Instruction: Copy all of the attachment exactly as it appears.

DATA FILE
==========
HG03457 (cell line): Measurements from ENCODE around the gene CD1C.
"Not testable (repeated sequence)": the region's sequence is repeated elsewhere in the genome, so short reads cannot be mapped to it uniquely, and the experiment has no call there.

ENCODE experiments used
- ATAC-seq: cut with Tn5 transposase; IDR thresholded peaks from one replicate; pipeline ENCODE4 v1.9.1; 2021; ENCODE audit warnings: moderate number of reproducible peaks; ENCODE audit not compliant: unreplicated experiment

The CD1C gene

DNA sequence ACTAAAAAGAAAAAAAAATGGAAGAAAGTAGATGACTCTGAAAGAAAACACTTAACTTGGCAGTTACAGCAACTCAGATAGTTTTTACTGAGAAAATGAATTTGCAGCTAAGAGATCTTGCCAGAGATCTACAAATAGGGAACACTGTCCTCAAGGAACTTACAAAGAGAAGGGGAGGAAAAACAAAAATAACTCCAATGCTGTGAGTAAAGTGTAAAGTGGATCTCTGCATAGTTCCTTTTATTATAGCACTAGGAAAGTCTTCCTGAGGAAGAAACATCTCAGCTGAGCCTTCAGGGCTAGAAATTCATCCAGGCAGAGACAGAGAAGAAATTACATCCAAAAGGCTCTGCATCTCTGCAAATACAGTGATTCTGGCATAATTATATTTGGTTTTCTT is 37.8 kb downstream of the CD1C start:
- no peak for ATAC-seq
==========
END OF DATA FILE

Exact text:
HG03457 (cell line): Measurements from ENCODE around the gene CD1C.
"Not testable (repeated sequence)": the region's sequence is repeated elsewhere in the genome, so short reads cannot be mapped to it uniquely, and the experiment has no call there.

ENCODE experiments used
- ATAC-seq: cut with Tn5 transposase; IDR thresholded peaks from one replicate; pipeline ENCODE4 v1.9.1; 2021; ENCODE audit warnings: moderate number of reproducible peaks; ENCODE audit not compliant: unreplicated experiment

The CD1C gene

DNA sequence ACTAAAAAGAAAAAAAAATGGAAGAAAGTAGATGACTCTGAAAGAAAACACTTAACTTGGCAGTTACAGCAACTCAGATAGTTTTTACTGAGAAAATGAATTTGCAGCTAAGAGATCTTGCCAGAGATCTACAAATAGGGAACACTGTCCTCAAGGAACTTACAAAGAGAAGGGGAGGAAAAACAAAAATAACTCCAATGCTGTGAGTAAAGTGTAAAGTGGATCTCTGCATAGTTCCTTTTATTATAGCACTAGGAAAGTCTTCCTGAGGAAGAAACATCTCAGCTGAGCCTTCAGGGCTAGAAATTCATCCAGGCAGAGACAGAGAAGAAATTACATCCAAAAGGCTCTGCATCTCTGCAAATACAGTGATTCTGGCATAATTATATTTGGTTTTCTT is 37.8 kb downstream of the CD1C start:
- no peak for ATAC-seq